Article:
On an island a short distance off the coast we could see a couple of dozen sea lions, but there were none on the beach. A leopard seal took an unhealthy interest in us a short distance from the beach, causing us to stand well back - these are the most dangerous of the seals, however he decided to continue swimming down the beach. There were a number of magellanic penguins, who we watched playing in the surf.
The return walk was tiring, as we were pushing the pace a bit to meet up with Elaine, who had offered to take us to the end of the island in the Land Rover. Marilynn could no longer keep going with her cameras and backpack full of lenses and other accessories, so I took it. When we finally got within sight of the settlement we came to a long fence with no easy way over it, so I helped Daniel & Saisha up an inclined post support, and they jumped to the ground on the other side. My legs and knees were shot so climbing over as I'd done earlier in the day was not possible, so Marilynn & I hiked a considerable distance around the fence to the main gate. We were thoroughly done it when we reached the house.
An hour later Elaine was ready to go with the Land Rover, so we climbed aboard and headed cross country for the far end of the island. There were a number of gates to open and close as we crossed various paddocks-getting in and out of the vehicle to open and close them was painful! Along the way were lots of magellanic penguins and several birds we had not previously seen, including a beautiful crested caracara. At the end of the island is a spot they call "The Jump". Here, Bleaker Island comes reasonably close to East Island. Before aircraft serviced the settlements everything was done on horseback, and travel from one settlement to another could take two or three days - including getting doctors or teachers. At The Jump a boat was kept, and horses had to swim alongside when people crossed from the Bleaker to East Island.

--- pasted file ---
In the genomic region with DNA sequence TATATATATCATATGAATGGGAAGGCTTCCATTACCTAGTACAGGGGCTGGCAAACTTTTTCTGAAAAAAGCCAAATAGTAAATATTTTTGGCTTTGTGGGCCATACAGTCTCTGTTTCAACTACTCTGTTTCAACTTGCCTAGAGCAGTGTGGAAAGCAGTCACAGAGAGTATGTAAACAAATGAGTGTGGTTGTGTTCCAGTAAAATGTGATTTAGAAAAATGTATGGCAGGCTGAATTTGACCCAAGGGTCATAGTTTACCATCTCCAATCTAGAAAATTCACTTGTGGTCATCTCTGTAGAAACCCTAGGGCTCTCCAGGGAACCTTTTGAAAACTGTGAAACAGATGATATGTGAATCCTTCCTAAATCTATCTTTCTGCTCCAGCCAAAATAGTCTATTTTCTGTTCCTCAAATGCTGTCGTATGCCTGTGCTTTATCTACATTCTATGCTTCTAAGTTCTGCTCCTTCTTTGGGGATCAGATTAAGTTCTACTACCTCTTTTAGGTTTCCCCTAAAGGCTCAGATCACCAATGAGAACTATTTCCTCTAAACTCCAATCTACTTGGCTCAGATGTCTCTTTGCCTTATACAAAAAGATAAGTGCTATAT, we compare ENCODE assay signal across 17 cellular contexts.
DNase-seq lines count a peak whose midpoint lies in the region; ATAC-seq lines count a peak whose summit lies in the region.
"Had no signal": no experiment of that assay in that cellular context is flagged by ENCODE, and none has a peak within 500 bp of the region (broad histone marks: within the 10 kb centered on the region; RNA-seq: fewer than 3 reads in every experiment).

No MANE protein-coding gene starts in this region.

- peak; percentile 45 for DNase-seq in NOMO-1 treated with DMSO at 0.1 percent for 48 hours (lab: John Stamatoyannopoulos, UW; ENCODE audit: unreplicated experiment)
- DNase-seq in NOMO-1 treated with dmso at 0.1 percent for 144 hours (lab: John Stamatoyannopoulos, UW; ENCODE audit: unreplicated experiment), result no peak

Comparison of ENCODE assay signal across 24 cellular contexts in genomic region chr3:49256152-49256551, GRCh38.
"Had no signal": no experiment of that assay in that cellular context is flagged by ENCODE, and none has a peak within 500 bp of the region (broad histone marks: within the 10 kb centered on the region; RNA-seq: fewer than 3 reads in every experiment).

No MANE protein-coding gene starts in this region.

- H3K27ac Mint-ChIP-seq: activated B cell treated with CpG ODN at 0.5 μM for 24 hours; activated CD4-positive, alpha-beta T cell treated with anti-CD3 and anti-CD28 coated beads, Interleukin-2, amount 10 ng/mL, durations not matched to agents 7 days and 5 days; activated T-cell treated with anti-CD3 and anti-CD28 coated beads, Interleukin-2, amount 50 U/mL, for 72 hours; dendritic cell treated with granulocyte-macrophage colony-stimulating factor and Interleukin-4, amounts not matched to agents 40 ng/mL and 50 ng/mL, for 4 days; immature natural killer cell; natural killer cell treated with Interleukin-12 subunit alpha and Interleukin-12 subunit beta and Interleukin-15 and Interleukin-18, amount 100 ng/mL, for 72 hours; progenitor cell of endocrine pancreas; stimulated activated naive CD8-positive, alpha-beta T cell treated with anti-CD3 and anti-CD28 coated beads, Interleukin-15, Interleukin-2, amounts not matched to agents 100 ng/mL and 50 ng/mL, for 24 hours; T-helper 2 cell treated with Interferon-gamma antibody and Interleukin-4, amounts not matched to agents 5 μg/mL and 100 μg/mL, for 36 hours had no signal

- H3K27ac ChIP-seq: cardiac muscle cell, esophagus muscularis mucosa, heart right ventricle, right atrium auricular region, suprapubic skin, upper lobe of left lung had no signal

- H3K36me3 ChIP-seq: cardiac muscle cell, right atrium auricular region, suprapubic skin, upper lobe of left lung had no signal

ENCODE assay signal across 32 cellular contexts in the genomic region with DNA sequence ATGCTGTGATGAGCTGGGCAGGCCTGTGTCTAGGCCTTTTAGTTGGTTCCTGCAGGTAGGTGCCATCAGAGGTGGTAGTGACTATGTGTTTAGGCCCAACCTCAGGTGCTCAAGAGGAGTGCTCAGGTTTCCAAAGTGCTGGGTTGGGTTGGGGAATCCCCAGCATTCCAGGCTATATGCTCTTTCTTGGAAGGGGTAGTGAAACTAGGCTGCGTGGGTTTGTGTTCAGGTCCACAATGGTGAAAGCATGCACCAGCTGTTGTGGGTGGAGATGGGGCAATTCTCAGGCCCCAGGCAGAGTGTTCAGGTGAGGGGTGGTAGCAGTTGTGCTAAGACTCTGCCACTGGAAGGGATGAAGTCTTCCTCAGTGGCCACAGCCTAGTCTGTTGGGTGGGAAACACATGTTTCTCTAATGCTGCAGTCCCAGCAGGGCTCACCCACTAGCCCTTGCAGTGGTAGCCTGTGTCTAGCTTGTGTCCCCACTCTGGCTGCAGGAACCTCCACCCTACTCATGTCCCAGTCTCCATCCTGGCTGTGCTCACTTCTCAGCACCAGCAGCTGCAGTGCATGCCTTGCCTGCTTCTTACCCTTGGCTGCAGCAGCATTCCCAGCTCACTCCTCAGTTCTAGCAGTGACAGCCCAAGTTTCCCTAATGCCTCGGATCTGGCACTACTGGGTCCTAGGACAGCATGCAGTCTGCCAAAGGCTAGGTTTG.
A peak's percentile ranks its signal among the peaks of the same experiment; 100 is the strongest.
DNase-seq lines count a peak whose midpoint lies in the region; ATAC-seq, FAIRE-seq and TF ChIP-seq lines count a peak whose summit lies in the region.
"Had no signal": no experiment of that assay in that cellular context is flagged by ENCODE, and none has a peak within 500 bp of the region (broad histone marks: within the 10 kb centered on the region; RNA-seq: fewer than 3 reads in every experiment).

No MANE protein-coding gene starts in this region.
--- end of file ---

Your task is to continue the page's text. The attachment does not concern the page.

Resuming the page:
On the way back we took a different route to see the breeding area of the giant petrel. These huge birds with a wingspan of up to 4 feet (1.22 meters) lay their eggs on the gravel of the beach - no nest. We were unable to venture too close, as they scare easily and can abandon the egg.
Wednesday started rainy with the inevitable wind. Everyone chose to sleep in, however when the rain stopped Marilynn & the kids headed off past the cormorant rookery to visit the rock hopper penguins again. I'd like to have gone, but my knees wouldn't have made it. They were caught in a couple of rain squalls while they were there, so took shelter in the tussock grass by the penguins, and Saisha tells me some of them came right up to her.
The rest of the day was lazy. The little store had wine and beer, and there was no problem sending the kids to buy it! They were very good at carefully writing all purchases down so we could settle up later. Elaine popped by with more freshly baked cookies and eggs. The day passed playing card games and watching movies in cozy warmth as the wind pounded rain against the windows outside.